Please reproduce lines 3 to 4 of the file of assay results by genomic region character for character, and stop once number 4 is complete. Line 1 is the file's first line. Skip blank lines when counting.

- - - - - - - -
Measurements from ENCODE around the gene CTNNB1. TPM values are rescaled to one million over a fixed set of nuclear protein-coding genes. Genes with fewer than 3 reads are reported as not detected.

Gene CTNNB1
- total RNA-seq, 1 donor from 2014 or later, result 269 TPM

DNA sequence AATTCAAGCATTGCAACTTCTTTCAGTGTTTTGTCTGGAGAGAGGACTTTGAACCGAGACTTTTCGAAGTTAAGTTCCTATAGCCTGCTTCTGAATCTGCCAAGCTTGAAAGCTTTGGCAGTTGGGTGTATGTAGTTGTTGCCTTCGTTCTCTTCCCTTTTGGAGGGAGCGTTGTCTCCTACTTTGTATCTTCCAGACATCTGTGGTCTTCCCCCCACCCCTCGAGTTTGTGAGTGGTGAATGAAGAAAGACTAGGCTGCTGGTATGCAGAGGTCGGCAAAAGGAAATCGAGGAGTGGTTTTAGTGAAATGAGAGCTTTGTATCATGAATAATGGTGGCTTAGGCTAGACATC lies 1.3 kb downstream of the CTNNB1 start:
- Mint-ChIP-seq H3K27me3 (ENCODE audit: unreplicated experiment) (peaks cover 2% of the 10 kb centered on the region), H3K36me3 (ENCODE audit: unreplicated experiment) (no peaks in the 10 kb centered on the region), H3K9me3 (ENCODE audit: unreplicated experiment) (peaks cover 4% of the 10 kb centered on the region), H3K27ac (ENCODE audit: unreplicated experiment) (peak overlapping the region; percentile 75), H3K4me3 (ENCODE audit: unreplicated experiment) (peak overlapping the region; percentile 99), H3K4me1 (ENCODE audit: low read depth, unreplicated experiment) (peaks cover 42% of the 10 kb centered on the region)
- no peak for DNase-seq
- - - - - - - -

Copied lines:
- total RNA-seq, 1 donor from 2014 or later, result 269 TPM

DNA sequence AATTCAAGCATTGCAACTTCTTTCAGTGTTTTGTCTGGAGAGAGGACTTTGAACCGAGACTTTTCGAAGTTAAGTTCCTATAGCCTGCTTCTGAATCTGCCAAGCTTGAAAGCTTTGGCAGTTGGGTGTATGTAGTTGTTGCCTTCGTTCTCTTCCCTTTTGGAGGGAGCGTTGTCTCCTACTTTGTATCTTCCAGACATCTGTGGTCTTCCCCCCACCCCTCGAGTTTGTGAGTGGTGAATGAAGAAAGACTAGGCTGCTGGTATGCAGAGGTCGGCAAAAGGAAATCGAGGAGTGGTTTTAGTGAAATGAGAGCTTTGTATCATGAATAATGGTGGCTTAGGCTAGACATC lies 1.3 kb downstream of the CTNNB1 start: